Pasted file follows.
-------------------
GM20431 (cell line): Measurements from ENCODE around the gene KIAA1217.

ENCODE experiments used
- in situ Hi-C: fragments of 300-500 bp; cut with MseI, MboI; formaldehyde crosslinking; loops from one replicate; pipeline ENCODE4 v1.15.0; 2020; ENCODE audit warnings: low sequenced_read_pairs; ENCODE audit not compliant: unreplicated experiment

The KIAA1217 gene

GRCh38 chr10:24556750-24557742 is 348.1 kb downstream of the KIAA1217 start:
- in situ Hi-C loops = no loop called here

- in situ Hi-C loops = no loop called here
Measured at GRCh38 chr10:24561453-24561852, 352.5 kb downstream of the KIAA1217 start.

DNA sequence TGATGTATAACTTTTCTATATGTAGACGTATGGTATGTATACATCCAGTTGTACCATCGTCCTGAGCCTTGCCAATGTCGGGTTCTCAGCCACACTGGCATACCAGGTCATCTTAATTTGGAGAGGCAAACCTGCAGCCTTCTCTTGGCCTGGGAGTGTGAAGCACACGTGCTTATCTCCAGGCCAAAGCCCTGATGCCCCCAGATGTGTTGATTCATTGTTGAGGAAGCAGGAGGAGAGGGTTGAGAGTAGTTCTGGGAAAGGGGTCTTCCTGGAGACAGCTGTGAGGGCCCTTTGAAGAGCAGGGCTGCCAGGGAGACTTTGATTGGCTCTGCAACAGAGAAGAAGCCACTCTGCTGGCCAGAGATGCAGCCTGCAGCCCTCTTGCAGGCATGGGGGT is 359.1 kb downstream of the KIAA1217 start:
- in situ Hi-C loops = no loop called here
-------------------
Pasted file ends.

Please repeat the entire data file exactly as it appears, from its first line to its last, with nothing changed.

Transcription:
GM20431 (cell line): Measurements from ENCODE around the gene KIAA1217.

ENCODE experiments used
- in situ Hi-C: fragments of 300-500 bp; cut with MseI, MboI; formaldehyde crosslinking; loops from one replicate; pipeline ENCODE4 v1.15.0; 2020; ENCODE audit warnings: low sequenced_read_pairs; ENCODE audit not compliant: unreplicated experiment

The KIAA1217 gene

GRCh38 chr10:24556750-24557742 is 348.1 kb downstream of the KIAA1217 start:
- in situ Hi-C loops = no loop called here

- in situ Hi-C loops = no loop called here
Measured at GRCh38 chr10:24561453-24561852, 352.5 kb downstream of the KIAA1217 start.

DNA sequence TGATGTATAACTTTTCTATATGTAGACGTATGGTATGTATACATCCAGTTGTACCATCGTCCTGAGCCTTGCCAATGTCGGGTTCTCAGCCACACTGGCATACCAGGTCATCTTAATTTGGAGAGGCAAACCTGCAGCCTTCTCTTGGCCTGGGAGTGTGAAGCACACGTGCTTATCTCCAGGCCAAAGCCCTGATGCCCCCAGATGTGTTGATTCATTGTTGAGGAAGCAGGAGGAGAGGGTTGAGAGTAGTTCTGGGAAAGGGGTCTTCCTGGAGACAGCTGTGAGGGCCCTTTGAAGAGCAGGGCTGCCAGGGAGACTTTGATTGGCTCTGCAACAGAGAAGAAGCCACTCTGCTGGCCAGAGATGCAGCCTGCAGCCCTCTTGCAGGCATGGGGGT is 359.1 kb downstream of the KIAA1217 start:
- in situ Hi-C loops = no loop called here